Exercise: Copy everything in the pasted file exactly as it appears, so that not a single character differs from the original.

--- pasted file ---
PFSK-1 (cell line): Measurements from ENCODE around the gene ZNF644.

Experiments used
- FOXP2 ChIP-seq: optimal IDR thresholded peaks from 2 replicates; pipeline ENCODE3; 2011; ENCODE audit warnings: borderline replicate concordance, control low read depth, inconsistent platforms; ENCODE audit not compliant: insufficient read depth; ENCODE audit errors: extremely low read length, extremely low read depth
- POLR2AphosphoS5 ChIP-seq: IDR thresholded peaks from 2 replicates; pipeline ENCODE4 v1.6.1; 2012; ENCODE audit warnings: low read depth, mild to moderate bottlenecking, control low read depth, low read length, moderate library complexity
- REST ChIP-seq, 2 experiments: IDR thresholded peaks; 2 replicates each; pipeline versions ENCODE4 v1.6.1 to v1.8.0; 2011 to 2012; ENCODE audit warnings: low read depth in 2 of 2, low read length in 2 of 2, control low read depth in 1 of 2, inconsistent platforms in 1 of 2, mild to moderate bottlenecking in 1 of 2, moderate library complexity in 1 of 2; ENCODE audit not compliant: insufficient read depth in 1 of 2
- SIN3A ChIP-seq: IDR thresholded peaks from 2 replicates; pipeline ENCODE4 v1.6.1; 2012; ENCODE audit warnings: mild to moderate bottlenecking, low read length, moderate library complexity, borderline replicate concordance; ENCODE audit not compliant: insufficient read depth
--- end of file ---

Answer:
PFSK-1 (cell line): Measurements from ENCODE around the gene ZNF644.

Experiments used
- FOXP2 ChIP-seq: optimal IDR thresholded peaks from 2 replicates; pipeline ENCODE3; 2011; ENCODE audit warnings: borderline replicate concordance, control low read depth, inconsistent platforms; ENCODE audit not compliant: insufficient read depth; ENCODE audit errors: extremely low read length, extremely low read depth
- POLR2AphosphoS5 ChIP-seq: IDR thresholded peaks from 2 replicates; pipeline ENCODE4 v1.6.1; 2012; ENCODE audit warnings: low read depth, mild to moderate bottlenecking, control low read depth, low read length, moderate library complexity
- REST ChIP-seq, 2 experiments: IDR thresholded peaks; 2 replicates each; pipeline versions ENCODE4 v1.6.1 to v1.8.0; 2011 to 2012; ENCODE audit warnings: low read depth in 2 of 2, low read length in 2 of 2, control low read depth in 1 of 2, inconsistent platforms in 1 of 2, mild to moderate bottlenecking in 1 of 2, moderate library complexity in 1 of 2; ENCODE audit not compliant: insufficient read depth in 1 of 2
- SIN3A ChIP-seq: IDR thresholded peaks from 2 replicates; pipeline ENCODE4 v1.6.1; 2012; ENCODE audit warnings: mild to moderate bottlenecking, low read length, moderate library complexity, borderline replicate concordance; ENCODE audit not compliant: insufficient read depth